Monday, August 13, 2007
I'm two-thirds through Babylon's Burning: From Punk to Grunge by Clinton Heylin. It's real heavy on the UK scene history, who went to art school with whom, who managed whom, and all the ideologies and clothing fashions that people cooked up. The book deals more frequently with lesser known UK bands than it does lesser known bands from American scenes. It proves again that The Damned sparked as many bands by touring over here as the Sex Pistols did acting bratty on tv. Two-thirds along and we're still going practically month by month in the UK with he Pistols and The Clash, while somehow we are going to end up with Nirvana, Seattle, gigantic piles of money--and--The Fluid. I don't know if he'll mention The Fluid. Or that Killdozer cleared the decks for grunge, and were from Wisconsin. (Midwest bias.)
The UK tilt doesn't bug me that much. I just thought I'd point it out, while I crank some Volcano Suns and make black bean soup. Reading about Wire got me listening to Chairs Missing, amplified by reading this book, and that's what it's all about. How a band so primitive changed so much by their second record is a trip. (I don't think they were an ex-pub rock band who pretended not to know what they were doing for a year.) And the punkest song on there (due to context within the album and the culture at the time) is one of the greatest pure pop songs of all time, "Outdoor Miner," a proto-REM jangler, a bird-flip to the thugs if ever there was one. So what the f is punk, anyway? Open-mindedness, moving on, the presumption that things decline--so you don't pander with a bunch of fakey crapola--and reinvention. Working in the present with what is at hand, without a heavy mindset about what the rules are. (And yes, it's about WORKING.) A garage-specific version of beginner's mind. I mean, that's what it means to me.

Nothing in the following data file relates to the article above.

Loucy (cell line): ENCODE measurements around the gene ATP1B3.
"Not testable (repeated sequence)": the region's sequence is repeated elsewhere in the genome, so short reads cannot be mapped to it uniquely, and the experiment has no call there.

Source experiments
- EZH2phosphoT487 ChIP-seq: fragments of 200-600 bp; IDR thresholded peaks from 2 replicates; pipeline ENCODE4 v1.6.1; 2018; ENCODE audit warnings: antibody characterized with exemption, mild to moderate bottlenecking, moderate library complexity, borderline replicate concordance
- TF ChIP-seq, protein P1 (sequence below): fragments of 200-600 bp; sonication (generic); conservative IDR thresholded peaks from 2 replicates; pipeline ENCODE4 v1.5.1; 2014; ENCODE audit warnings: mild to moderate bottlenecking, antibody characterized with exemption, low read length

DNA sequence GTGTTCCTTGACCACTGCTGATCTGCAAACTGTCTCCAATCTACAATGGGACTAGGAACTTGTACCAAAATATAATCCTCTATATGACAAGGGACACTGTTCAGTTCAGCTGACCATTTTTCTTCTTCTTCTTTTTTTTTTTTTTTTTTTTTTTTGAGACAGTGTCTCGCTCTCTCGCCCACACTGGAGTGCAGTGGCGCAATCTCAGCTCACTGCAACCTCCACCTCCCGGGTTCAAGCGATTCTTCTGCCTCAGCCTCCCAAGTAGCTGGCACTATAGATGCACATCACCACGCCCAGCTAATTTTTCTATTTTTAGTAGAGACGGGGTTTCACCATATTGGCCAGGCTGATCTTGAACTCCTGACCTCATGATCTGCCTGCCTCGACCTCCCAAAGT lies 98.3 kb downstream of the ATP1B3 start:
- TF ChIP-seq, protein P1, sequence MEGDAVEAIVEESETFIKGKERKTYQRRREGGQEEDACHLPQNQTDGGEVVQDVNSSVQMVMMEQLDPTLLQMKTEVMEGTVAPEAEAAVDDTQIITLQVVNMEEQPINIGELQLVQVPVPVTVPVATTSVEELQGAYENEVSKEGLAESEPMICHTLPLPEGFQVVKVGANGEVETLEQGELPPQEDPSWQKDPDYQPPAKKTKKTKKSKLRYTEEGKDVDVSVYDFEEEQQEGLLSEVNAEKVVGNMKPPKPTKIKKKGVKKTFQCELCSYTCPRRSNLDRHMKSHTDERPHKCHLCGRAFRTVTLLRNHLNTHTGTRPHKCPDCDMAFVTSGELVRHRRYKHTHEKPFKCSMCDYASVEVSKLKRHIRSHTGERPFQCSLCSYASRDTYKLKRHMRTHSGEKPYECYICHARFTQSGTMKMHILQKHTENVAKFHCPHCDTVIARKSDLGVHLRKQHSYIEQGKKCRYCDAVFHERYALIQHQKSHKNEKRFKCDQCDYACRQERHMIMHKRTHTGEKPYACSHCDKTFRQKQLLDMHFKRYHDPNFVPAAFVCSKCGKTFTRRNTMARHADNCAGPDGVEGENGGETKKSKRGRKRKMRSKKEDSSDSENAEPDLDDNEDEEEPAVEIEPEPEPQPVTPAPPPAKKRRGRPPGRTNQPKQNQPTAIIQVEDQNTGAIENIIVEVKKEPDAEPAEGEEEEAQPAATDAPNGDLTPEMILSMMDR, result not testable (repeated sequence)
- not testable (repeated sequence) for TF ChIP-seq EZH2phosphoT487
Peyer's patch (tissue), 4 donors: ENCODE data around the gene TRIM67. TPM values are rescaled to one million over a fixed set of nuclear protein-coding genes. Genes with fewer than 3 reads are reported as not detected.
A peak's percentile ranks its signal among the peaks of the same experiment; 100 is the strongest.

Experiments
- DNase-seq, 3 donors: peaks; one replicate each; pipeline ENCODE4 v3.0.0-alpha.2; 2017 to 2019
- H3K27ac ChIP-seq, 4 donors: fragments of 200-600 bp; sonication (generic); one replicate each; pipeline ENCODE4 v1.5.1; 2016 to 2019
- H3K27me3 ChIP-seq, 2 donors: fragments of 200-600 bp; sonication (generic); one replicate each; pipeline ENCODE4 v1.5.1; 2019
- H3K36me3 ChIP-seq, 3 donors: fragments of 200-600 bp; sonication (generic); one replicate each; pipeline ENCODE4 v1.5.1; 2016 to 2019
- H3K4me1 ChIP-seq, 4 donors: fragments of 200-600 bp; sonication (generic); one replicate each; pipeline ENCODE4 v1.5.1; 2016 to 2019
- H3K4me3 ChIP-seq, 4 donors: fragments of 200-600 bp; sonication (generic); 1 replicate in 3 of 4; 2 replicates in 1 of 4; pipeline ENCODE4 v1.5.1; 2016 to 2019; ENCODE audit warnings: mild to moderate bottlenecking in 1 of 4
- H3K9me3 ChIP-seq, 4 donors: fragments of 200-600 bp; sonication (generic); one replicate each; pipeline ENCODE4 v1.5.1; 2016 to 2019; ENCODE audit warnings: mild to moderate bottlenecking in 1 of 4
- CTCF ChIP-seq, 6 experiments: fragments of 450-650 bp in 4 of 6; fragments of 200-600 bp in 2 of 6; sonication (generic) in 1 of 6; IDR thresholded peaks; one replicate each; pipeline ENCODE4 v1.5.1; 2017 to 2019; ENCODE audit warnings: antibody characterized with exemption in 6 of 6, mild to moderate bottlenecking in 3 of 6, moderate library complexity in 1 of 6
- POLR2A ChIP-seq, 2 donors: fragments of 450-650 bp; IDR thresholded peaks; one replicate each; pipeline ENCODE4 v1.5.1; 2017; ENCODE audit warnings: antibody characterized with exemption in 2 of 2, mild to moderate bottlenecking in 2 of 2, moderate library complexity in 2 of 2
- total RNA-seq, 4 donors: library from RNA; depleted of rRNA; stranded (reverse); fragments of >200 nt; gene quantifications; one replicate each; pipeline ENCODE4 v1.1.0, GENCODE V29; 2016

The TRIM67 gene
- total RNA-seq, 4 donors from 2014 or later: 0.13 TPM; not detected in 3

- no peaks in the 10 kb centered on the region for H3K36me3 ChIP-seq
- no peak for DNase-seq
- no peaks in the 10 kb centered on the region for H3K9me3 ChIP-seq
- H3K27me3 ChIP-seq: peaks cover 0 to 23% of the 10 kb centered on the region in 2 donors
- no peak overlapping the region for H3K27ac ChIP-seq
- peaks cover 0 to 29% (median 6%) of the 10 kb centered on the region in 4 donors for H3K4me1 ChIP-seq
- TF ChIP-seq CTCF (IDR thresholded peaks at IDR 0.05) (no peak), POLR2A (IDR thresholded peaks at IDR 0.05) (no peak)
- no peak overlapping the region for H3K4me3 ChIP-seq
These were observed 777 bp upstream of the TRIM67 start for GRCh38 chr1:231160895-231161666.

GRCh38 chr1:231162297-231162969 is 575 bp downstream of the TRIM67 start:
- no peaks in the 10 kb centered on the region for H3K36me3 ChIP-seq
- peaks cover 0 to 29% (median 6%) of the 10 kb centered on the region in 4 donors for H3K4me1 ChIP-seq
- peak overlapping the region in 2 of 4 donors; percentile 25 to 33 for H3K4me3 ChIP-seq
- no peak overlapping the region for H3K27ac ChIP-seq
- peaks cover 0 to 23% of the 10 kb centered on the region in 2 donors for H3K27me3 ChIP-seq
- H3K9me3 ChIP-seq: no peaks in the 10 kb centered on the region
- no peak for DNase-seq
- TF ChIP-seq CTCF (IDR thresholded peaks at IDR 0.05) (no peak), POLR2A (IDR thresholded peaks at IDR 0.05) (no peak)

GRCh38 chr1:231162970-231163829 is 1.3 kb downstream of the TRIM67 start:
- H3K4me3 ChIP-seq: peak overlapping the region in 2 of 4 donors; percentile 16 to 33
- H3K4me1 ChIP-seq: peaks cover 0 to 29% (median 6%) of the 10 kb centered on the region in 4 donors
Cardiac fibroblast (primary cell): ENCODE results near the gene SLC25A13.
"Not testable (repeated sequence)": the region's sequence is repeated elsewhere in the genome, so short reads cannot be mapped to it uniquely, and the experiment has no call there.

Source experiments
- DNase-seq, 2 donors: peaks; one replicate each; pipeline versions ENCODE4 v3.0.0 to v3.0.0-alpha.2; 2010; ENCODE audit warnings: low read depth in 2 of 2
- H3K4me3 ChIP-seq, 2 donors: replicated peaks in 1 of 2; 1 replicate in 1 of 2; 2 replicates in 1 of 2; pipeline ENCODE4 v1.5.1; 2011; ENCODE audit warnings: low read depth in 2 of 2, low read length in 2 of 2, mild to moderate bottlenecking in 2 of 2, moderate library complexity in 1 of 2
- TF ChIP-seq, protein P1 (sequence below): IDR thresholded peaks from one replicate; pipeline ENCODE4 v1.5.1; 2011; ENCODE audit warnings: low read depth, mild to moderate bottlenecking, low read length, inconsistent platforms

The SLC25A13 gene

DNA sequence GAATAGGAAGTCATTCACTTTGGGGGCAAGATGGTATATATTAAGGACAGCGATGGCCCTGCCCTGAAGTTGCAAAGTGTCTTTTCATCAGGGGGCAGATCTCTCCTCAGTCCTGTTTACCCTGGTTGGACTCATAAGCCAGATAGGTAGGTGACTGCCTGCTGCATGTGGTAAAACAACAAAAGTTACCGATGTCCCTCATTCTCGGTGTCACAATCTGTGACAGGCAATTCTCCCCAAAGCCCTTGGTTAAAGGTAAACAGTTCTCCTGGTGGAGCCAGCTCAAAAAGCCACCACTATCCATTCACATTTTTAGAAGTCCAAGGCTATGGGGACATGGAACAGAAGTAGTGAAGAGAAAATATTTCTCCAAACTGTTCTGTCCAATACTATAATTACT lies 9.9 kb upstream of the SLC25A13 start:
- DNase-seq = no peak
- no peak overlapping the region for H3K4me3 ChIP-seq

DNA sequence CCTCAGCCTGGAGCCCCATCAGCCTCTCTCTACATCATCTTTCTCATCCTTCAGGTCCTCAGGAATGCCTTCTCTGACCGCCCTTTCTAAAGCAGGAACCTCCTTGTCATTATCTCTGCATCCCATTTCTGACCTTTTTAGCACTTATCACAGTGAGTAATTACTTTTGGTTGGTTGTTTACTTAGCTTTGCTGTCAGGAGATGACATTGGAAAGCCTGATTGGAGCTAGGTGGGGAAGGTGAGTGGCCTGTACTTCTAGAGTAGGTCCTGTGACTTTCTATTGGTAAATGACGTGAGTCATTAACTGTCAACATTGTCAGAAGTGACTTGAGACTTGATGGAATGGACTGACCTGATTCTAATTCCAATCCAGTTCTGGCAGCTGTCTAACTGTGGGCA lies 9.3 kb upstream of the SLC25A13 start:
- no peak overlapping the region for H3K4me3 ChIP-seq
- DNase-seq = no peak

I'm not sure grunge is a logical conclusion for the end history of punk, although it might be a logical choice as an example of punk inspiration being something that regularly runs its course and implodes due to commercial pressure and ordinary humanity. No Steel Wheels tour. Something current like LCD Soundsystem seems "as punk" to me as a bunch of bands imitating The Melvins and Sweet for eighteen months back in the 90's. The Melvins are still making weird, off the cuff, funny, virtuosically heavy and menacing records. They're a punk band. But you have to choose an endpoint for any history from then-to-then.